It also starts a possible chain reaction of negative events because of the insulin secretion without the actual glucose. If you secrete insulin without glucose there is a potential for hypoglycemia (low blood glucose). If the blood glucose drops to a level below what the body wants, it can cause a release of stress hormones like cortisol to signal the body to create more glucose. If you start this you will get increased blood glucose. This happens to me if I take stevia. I get high blood glucose. The stevia lowers my already low blood sugar and I get a cortisol spike and a subsequent glucogenic reaction resulting in elevation of blood sugar which in turn releases more insulin. Depending on how insulin sensitive you are you may not see this result but you will definitely get an insulin response. All of that just trying to satisfy a desire for sweet. Hardly worth it.
2. Pre-packaged foods and powders
Any powdered “food” like protein powders have ingredients in it that are not optimal for human consumption. Stabilizers and modifiers to keep them from hardening and to make them mix easier. These are not real foods and are not good for you. This includes collagen supplements. You can get all the collagen you need in eggs. Those are real foods and have a complete profile of useful amino acids and nutrients.
Any pre-packaged food is going to have preservatives and poor ingredients in it in order to make it shelf stable. Eat foods that are natural and that would have been available before there were grocery stores.
These foods are full of both glucose and fructose. Both sugar. There is no place in weight loss keto for these and they actually signal genes for weight gain. Animals eat fructose when they want to fatten up for the winter. If you are a bear getting ready to hybernate then you should eat fruit and berries. If you are a human trying to lose weight it isn’t a great idea.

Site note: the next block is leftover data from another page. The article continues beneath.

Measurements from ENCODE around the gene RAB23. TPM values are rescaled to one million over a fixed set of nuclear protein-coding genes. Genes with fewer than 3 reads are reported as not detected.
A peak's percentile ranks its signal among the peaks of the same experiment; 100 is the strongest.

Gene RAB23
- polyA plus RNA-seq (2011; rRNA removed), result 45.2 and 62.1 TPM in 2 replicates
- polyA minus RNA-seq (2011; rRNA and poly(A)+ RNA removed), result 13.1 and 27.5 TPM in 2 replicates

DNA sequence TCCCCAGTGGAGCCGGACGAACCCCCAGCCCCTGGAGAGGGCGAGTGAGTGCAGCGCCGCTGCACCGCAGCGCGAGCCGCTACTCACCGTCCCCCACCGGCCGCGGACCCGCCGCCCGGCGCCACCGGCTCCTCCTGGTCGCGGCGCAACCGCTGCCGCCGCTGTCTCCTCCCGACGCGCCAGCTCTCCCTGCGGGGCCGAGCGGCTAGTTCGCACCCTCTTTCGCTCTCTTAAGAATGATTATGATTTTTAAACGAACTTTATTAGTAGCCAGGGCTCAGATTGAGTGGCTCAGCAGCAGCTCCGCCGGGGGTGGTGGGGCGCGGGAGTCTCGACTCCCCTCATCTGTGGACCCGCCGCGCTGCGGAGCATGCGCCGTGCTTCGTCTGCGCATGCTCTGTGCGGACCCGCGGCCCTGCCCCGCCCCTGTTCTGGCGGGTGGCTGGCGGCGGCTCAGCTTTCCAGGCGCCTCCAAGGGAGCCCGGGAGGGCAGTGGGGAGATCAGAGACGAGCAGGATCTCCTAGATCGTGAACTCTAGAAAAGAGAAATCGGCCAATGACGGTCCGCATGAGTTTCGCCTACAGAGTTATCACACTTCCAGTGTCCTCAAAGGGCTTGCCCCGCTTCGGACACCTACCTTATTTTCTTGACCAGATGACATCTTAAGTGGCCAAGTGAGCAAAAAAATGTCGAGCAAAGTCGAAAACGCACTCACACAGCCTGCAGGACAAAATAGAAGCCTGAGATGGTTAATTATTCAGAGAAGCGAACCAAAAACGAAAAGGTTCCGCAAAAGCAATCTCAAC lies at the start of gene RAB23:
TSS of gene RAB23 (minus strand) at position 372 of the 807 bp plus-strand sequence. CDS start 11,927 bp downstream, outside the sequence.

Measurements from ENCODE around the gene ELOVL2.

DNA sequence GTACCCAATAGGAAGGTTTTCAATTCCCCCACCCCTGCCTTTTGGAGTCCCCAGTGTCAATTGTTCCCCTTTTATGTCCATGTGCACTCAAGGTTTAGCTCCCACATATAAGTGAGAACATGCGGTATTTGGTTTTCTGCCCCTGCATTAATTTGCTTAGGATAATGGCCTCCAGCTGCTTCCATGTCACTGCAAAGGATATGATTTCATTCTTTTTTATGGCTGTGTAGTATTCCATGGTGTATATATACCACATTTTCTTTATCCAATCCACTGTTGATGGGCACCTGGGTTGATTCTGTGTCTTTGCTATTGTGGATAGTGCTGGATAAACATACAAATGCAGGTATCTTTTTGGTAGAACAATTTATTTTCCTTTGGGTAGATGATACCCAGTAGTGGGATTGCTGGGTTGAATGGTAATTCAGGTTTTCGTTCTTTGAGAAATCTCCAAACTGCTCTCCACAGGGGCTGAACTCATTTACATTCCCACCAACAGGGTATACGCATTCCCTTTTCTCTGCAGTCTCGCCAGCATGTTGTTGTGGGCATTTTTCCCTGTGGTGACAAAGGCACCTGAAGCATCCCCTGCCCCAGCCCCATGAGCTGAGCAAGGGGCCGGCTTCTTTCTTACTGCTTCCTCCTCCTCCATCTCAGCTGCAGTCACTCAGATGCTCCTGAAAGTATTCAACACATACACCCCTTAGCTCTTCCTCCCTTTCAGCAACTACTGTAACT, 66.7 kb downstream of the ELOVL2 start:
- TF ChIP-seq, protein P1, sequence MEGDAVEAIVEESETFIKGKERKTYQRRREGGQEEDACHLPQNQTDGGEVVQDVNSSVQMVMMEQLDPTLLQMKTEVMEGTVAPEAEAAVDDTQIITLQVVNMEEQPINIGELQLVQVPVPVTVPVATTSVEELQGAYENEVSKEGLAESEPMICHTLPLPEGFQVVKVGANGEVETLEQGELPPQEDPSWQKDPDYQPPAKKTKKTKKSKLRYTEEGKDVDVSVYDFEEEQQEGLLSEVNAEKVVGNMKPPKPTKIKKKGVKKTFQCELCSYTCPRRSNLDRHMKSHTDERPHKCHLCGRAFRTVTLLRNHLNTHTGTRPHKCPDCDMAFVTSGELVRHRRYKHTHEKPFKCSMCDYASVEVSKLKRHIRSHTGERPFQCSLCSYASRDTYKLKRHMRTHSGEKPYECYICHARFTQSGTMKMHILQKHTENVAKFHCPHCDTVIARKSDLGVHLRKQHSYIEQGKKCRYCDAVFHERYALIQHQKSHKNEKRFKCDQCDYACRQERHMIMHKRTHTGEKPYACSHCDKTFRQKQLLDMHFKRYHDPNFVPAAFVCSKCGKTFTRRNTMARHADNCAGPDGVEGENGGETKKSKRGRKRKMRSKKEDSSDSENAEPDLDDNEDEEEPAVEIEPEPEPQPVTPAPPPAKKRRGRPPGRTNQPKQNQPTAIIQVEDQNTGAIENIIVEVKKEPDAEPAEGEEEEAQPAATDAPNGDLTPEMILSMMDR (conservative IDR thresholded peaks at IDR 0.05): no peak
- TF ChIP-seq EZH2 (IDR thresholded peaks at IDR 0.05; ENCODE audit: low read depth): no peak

4. Nut flours
As a treat for a special occasion there is nothing wrong with having a fat head pizza or a keto mug cake or something like this. These are treats and should be treated as such. For someone trying to lose weight these should be avoided. They are high in omega 6 which is very inflammatory.
5. Lectin containing foods.
See my article on approved veggies: http://commonsenseketogenics.com/safe-vs-unsafe-veggies/
6. Oxalate containing foods can be an issue for some as well:
See this article on Oxalates: http:// http://commonsenseketogenics.com/oxalates-one-more-reason-why-plants-are-not-the-best/
In a perfect diet you wouldn’t need any supplements. A perfect diet is not something anyone has with the exception of maybe some indigenous hunter gatherer tribes like the Maasai who eat lots of meat, raw dairy and consume the blood of the animals. During a weight loss phase it would be impossible to consume enough of the foods you need to consume to get enough nutrients. This is true for any weight loss diet wether it is low fat or low carb. Ideally one would eat lots of high nutrient organ meats, raw dairy and eggs to get all their nutrients but that is not going to be doable in a weight loss phase. Maybe the end goal after weight loss is achieved.